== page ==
BFI London Film Festival: The Front Runner

The Front Runner
The Front Runner
Directed by Jason Reitman
Starring Hugh Jackman, Vera Farmiga and J.K. Simmons
Screening at LFF October 14th and 15th 2018

by Richard Hamer

A relative footnote in U.S. political history, given new resonance in the era of Trump, Twitter and 24-hour online news, The Front Runner charts the fall of 1988 Presidential Candidate Gary Hart. His confidence, charm and good political sense made him the man to beat; allegations of an extra-marital affair brought him down.

Why tell this story now? The Front Runner contends that Gary Hart was the first major casualty of a new political landscape, where cable news and tabloid sensibilities created an era of trial-by-media. It was no longer the issues that got you to power, but your ability to survive a gauntlet of personal intrusion.

Hugh Jackman delivers a career-best as the embattled Hart, expertly navigating the most interesting part of the character: He did not deny the accusations against him, he believed that they did not matter. Jackman fully embodies the frustration of a man who sees his country give into shallow sensationalism, focusing on everything except what’s important. And while its very much Jackman’s movie, he is well supported by a busy cast of advisors and journalists; most notably J.K. Simmons as campaign manager Bill Dixon. The dialogue between them all is sharp and funny, shot against chaotic, crowded backdrops that makes fast and fun what could have been dry and static.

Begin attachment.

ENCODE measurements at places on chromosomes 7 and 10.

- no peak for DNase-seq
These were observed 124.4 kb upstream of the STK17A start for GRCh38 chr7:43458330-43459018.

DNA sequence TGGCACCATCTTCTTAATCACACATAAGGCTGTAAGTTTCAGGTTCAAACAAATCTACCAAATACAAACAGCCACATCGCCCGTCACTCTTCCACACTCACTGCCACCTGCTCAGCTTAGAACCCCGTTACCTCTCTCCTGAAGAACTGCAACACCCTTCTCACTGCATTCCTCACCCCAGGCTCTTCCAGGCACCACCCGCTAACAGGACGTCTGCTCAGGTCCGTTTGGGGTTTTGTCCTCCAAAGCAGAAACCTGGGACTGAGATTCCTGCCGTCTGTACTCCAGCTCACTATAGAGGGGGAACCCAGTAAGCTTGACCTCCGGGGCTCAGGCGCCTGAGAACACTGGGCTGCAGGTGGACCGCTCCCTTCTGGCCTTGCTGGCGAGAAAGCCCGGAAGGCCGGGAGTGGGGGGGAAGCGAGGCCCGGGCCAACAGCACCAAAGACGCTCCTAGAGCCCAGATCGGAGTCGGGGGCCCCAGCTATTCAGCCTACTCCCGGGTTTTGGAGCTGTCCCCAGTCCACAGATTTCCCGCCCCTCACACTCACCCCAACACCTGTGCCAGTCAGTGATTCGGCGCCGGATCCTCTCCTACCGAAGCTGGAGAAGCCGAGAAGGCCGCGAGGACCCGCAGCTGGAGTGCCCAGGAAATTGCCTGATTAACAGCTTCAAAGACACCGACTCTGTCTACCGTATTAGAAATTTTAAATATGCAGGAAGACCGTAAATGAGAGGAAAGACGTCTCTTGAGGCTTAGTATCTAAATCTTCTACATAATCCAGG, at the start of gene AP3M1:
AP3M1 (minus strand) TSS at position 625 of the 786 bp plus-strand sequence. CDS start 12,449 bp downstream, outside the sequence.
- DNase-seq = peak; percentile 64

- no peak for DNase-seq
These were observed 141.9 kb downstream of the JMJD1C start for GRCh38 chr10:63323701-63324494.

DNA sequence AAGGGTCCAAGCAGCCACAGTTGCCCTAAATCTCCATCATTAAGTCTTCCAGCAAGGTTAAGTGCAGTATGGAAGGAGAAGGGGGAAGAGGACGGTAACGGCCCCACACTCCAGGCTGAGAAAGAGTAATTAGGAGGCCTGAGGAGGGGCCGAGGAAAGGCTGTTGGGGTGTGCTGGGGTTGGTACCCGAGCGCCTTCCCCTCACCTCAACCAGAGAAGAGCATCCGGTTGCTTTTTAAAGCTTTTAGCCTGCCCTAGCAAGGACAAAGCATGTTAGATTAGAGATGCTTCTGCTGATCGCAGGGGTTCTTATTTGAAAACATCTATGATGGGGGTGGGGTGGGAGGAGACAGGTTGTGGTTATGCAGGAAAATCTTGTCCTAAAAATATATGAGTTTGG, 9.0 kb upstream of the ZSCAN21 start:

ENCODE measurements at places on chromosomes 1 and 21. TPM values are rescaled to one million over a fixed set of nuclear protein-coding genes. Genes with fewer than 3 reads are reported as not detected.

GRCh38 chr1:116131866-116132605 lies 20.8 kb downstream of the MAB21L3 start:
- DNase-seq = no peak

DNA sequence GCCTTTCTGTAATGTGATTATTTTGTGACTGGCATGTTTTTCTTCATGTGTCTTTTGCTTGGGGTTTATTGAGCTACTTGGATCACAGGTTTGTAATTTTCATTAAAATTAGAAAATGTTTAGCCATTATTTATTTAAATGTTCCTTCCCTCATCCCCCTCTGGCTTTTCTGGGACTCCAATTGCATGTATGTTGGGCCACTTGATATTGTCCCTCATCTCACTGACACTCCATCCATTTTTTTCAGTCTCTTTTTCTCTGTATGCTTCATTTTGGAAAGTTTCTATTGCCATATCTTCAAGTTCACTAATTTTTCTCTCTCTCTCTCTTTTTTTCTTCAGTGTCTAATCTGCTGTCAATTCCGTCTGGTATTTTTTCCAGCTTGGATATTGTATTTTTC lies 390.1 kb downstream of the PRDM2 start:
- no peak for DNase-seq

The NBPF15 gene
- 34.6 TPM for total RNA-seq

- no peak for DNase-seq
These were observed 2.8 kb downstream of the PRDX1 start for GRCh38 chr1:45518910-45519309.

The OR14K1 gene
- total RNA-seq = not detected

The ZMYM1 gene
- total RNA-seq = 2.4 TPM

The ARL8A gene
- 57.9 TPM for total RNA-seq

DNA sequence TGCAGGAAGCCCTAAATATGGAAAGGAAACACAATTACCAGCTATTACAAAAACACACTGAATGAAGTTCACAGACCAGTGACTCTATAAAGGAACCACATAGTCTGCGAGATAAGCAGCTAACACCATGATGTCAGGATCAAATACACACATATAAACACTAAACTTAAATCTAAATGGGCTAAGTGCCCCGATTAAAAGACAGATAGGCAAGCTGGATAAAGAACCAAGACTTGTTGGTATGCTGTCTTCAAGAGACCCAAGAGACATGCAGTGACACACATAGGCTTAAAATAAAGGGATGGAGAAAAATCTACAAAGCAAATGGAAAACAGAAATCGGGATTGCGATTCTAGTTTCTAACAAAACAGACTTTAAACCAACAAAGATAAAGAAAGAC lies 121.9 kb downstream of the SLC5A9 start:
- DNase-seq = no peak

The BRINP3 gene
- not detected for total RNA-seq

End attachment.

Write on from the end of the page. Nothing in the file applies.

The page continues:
And yet, while The Front Runner is well-made, with strong performances, it is marred by a script that struggles to articulate its own issues. Scenes focusing on Donna Rice – the woman Hart had the affair with – seek to address issues of gender power imbalance, and characterize someone who could have easily been a disposable plot device. They do important work, but fail to stick the landing: They struggle to connect to the larger picture, and feel forced as a result.

Similarly, while its overall message on the decline of the media is hugely relevant, The Front Runner fails to leave any memorable, overriding image; it quietly fades away in its over-long final third, when it should be punching to the gut. Ultimately, Hart’s own words – “I tremble for my country when I think we may, in fact, get the kind of leaders we deserve” – carry far more resonance than any of the thousands of made-up words in the script that surround it.

But there is a lot to like here: Hugh Jackman does the business in his first major dramatic work post-Logan, and while The Front Runner isn’t destined to be a classic, Jason Reitman presents an artfully shot, quick-witted political drama that is never less than enjoyable.

Yet given its subject matter, and the times we live in, one expects to leave the cinema angry and indignant, rather than just pleasantly entertained. And in that sense, The Front Runner is something of a missed opportunity.



 

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